Adobe API and How To Utilize It With Workspace Debugger

Adobe Analytics Workspace is a great tool for many reasons and we in Optimics use it quite a lot for both ad hoc analysis and reporting. However, it has its limitations, hence sometimes we just need to use our custom solutions for reporting purposes. The reasons for that could be various, e.g. we need to easily blend our web data with information from another data source into one complex dashboard, or our client is just used to make his own reports in another tool (Data Studio, Google sheets etc.). 

In such cases, all we need from Analytics is just to provide us with all its hard collected data. There are a couple of ways you can export your data out of Adobe, but for basic reporting we recommend leveraging the updated Analytics reporting API

Leverage “Enable Debugger” Option Within Workspace

We all know the advantages of using APIs in terms of speed and automatization. The downside is that it usually takes some time to know its structure, get familiar with all the endpoints etc. This is the point, where Workspace comes very handy. Yes, you read it right, the same Workspace we mentioned at the beginning of this article. Don’t worry, it makes more sense than it looks at the first sight. Adobe approach in all its new products from Experience Cloud is to design it “API based”. This means that every change you make within your Workspace project is under the hood just the API call that returns the requested data in the desired structure.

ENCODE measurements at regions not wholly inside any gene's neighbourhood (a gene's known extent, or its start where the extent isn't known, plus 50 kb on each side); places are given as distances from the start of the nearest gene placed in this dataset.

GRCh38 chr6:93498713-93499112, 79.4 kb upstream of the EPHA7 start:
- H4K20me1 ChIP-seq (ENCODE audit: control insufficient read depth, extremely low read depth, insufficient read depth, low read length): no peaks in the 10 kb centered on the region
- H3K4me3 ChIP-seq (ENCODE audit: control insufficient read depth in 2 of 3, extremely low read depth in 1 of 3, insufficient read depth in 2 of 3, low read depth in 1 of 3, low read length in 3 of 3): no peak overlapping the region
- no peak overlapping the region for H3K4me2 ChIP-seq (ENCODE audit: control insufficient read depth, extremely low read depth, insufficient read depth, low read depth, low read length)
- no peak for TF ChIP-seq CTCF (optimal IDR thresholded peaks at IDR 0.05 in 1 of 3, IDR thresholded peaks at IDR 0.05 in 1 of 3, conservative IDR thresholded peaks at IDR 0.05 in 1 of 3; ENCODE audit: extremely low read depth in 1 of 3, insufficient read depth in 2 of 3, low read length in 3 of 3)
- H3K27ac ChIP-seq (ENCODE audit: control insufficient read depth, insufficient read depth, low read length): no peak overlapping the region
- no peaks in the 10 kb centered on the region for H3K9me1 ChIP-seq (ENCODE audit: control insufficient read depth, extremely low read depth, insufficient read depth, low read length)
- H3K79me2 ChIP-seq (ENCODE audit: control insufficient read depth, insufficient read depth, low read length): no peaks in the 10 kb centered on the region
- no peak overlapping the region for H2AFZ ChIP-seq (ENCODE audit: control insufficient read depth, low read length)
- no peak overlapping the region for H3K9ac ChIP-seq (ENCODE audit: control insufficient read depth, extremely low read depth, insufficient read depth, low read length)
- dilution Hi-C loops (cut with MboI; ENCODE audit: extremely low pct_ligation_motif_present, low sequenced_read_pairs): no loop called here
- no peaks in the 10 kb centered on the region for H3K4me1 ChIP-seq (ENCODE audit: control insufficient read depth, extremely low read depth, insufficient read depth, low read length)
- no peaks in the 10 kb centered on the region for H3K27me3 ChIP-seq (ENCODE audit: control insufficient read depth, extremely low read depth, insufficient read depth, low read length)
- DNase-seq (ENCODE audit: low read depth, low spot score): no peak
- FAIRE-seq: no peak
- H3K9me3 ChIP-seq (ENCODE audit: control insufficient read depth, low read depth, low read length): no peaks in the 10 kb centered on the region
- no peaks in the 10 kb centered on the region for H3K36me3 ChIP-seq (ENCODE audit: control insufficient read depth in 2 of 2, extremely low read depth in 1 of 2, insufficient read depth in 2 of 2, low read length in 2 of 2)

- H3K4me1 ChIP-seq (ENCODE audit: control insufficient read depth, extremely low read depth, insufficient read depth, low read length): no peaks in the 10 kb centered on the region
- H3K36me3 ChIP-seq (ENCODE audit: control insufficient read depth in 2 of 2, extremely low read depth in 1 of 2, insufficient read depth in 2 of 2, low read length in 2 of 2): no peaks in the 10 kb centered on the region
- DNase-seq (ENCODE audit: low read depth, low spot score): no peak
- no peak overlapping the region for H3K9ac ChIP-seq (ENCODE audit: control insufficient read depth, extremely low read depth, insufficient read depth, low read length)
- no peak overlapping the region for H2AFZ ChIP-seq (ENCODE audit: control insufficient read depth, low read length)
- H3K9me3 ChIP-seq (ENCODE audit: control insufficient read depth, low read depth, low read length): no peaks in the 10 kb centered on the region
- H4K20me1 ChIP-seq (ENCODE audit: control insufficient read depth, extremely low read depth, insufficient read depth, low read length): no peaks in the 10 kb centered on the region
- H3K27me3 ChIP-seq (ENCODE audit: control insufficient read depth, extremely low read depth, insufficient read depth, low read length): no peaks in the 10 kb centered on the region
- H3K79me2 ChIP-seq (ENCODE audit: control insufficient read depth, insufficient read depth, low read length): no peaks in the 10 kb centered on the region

Sounds like what we need, right? What if we could easily see these background calls and use it for our custom data pipelines? Save your prayers, we already can do that!

If you missed the small enhancement, since February 2020 you can see a new option “Enable Debugger” in the Help menu . This lets you easily build JSON requests for Analytics API 2.0, which is the new version of reporting API. For more details please visit the official documentation.

Long story short, you can just turn on the debugger tool and copy the request structure of your report. Then you can paste it into API client, custom Python code or whenever you need. We will show you the example with screenshots later in this article, but in general, the necessary steps are as follows:

  1. Open the Workspace and create a new (or load existing) project.
  2. Create the freeform table in the desired structure, i.e. in the form you would like to pull the data out. Apply all the necessary segments, time ranges or breakdowns.
  3. Click on the “Enable Debugger” option from the Workspace Help menu and confirm.